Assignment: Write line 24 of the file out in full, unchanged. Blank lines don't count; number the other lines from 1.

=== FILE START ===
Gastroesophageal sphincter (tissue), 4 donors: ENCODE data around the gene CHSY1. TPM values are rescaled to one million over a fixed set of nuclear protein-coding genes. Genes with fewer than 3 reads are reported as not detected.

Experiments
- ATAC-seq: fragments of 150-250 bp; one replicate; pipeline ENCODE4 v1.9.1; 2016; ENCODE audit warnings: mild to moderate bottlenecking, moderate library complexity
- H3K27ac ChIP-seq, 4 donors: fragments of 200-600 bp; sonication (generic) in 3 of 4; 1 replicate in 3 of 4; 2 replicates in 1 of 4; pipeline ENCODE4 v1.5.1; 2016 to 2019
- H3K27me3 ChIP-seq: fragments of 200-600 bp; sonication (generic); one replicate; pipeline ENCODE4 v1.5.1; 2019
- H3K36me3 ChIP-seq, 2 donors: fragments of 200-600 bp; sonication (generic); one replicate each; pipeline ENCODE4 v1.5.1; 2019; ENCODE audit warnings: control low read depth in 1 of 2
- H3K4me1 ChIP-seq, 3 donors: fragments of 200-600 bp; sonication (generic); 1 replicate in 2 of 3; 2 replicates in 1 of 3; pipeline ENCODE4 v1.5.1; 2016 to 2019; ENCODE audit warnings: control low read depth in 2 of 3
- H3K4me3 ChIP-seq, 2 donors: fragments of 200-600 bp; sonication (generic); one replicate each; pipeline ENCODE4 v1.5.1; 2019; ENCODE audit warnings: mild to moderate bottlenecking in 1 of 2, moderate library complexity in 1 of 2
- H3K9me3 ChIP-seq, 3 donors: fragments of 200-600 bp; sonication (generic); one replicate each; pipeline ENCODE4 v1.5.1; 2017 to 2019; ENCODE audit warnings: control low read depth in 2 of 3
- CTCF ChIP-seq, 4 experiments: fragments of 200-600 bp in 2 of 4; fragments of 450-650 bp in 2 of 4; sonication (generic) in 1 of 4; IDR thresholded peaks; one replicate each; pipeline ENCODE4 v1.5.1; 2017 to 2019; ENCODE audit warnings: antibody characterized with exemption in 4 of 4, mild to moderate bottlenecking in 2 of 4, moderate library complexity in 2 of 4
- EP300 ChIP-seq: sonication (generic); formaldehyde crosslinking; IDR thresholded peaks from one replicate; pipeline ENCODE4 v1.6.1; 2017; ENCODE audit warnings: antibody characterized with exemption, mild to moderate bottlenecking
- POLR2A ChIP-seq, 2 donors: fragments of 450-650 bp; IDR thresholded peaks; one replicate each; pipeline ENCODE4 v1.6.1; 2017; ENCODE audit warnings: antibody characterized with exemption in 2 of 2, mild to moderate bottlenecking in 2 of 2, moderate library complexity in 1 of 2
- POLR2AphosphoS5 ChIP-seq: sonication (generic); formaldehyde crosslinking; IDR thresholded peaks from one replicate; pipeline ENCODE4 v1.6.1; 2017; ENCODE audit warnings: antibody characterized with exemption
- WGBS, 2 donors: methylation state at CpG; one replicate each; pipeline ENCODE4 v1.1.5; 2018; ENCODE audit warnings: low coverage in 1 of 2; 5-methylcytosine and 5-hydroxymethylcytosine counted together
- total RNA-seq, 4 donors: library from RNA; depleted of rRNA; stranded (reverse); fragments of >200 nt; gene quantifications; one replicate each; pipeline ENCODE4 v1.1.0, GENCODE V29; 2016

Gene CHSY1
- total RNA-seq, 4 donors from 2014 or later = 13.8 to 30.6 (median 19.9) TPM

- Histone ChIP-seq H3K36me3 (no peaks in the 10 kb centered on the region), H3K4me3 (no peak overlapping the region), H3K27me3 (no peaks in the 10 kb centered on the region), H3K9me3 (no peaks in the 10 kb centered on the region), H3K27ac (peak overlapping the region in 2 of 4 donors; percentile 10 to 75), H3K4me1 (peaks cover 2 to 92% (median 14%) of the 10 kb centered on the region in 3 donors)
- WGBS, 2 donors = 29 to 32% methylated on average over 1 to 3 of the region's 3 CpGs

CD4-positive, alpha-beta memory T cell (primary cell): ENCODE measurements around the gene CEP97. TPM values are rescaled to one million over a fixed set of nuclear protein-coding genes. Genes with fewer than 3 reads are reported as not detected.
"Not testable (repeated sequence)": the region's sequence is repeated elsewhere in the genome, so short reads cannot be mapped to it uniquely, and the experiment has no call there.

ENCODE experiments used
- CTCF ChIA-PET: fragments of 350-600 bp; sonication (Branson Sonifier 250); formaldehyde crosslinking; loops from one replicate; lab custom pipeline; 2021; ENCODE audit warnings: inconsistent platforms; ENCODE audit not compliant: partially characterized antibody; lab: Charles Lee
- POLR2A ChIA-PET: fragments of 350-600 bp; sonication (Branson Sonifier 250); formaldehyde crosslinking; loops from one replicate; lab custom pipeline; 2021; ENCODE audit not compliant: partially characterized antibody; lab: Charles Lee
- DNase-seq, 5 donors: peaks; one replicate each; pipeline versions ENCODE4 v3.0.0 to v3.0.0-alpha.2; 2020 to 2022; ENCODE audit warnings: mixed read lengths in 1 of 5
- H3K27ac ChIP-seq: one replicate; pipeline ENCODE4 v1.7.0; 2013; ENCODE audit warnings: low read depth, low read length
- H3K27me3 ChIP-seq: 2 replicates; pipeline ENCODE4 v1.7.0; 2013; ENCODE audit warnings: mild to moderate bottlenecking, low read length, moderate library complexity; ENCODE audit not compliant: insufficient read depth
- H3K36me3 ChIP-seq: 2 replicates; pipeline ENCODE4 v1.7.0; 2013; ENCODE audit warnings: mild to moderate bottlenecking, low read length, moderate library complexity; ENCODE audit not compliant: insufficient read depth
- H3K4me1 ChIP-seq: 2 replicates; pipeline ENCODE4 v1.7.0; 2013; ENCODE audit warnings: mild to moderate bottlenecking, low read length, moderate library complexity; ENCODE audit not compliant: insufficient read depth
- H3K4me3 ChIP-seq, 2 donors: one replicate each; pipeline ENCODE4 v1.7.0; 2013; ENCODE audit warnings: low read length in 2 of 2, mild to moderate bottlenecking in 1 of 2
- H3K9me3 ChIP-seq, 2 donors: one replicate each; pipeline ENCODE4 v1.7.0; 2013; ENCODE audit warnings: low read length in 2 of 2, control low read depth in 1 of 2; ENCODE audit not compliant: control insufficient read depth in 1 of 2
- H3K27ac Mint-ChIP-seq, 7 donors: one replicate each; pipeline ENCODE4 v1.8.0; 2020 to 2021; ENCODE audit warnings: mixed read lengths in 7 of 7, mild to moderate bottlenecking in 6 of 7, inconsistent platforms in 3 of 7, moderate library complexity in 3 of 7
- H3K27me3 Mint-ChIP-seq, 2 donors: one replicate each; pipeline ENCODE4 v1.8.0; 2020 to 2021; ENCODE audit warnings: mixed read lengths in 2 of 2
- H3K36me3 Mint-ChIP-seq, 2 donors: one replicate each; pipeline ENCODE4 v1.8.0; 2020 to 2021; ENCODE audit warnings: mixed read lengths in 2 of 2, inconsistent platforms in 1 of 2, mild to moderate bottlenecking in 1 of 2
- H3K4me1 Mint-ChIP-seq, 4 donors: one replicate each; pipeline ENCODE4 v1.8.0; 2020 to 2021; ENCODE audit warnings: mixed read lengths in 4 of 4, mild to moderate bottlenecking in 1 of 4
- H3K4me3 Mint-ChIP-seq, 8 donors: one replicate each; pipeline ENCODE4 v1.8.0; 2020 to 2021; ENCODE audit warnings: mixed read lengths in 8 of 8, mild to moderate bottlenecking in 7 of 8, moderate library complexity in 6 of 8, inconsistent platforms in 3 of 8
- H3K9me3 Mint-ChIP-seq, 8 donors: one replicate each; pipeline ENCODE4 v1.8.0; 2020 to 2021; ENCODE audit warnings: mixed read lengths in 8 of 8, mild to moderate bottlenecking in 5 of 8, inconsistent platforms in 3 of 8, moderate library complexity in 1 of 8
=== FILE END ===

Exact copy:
- POLR2A ChIA-PET: fragments of 350-600 bp; sonication (Branson Sonifier 250); formaldehyde crosslinking; loops from one replicate; lab custom pipeline; 2021; ENCODE audit not compliant: partially characterized antibody; lab: Charles Lee